The Panama Papers, millions of stolen digital documents leaked to a German newspaper, have exposed how a large, Panama-based law firm, Mossack Fonseca & Co., helped leaders of Russia, Pakistan, and other countries, as well gun-runners, drug dealers, soccer bureaucrats, and private citizens, hide money from taxes and disclosures. The firm says it is cooperating with investigators and drops clients if it finds out they aren't honest.

Tax avoidance by multinational corporations is also a presidential campaign issue.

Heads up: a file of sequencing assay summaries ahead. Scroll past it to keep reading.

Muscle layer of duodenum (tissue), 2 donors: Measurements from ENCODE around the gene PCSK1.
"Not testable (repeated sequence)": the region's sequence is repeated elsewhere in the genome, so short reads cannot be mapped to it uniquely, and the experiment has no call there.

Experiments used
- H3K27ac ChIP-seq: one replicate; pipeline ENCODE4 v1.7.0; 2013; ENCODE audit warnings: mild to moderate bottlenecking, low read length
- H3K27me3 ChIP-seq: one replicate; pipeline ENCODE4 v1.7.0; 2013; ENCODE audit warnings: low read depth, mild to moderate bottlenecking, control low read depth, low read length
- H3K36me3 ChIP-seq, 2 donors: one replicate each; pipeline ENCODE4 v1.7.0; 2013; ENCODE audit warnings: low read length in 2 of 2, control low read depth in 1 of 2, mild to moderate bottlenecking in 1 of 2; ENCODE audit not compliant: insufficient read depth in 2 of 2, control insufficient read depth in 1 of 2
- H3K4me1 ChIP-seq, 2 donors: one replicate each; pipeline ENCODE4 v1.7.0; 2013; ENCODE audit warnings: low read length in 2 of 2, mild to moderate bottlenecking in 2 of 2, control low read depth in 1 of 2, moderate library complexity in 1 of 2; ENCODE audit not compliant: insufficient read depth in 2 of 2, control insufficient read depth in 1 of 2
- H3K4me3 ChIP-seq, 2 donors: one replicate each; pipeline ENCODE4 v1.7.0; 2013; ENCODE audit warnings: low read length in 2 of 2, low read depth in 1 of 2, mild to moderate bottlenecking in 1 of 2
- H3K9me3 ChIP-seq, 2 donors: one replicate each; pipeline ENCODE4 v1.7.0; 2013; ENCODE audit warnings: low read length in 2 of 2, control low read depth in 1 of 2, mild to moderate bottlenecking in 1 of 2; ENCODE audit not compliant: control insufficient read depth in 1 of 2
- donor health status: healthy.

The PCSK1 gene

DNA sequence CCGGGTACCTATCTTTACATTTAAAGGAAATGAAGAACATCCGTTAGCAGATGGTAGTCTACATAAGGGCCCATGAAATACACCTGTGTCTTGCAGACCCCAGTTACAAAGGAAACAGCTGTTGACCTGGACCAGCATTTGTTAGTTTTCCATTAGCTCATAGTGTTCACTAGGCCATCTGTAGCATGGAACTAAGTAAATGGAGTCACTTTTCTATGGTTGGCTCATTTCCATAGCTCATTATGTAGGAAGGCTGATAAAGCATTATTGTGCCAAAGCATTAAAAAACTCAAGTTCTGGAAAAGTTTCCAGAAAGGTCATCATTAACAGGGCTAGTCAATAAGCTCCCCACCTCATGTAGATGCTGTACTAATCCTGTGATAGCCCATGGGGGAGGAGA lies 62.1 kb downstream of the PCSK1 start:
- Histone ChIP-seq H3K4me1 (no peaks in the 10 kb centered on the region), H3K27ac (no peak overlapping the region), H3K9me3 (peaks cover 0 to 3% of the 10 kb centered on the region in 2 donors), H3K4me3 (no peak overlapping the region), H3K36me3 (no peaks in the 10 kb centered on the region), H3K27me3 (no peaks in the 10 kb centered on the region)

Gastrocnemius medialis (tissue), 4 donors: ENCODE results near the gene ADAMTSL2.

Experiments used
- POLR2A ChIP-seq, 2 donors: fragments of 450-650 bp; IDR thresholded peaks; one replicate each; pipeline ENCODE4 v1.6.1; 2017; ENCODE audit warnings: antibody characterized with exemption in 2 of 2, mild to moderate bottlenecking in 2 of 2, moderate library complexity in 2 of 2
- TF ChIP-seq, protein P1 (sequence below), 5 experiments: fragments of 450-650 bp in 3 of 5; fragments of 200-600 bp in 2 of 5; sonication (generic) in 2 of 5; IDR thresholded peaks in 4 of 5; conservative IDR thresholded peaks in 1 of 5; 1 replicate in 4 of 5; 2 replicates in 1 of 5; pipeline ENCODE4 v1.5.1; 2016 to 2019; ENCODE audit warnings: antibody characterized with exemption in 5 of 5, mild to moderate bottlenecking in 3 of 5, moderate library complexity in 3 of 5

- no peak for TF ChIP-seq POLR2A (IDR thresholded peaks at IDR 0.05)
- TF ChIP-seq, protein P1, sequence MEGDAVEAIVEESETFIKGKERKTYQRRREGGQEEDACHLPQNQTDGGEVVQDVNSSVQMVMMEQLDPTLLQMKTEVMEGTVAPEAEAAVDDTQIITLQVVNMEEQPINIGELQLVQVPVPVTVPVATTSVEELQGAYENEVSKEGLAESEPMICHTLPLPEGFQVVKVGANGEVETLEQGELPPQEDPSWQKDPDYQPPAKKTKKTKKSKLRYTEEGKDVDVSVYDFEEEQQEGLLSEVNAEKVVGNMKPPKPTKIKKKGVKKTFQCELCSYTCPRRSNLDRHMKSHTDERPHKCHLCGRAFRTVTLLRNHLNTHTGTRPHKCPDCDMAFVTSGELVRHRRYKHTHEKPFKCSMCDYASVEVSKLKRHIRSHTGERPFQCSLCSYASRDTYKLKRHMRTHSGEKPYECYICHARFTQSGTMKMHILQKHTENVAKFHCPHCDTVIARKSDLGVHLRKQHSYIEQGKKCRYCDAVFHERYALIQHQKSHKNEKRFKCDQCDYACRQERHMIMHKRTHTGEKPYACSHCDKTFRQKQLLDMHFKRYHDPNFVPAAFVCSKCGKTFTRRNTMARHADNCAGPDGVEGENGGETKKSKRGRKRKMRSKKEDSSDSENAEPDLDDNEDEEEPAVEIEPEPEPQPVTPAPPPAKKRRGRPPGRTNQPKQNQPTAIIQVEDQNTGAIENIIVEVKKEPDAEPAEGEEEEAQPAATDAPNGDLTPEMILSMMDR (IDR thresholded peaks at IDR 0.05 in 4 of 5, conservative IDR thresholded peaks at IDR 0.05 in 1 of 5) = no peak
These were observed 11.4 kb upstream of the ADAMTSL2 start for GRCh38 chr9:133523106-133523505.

"This is very unusual in terms of the size and scope. But it also fits in a larger way with what has been going on," says Peter Hardy, a former federal criminal tax prosecutor, now a partner at Ballard Spahr LLP in Philadelphia.

Criminal prosecutions in the late 2000s and new laws have made it harder to hide money in offshore havens. The Panama Papers publicity "will push this further," Hardy says.

"The irony is that while the U.S. has been very aggressive in suggesting other countries become more transparent to the U.S. taxing authorities, the U.S. is finding that it is regarded as a tax haven for foreign investors" who export money here to avoid paying taxes at home, Hardy adds.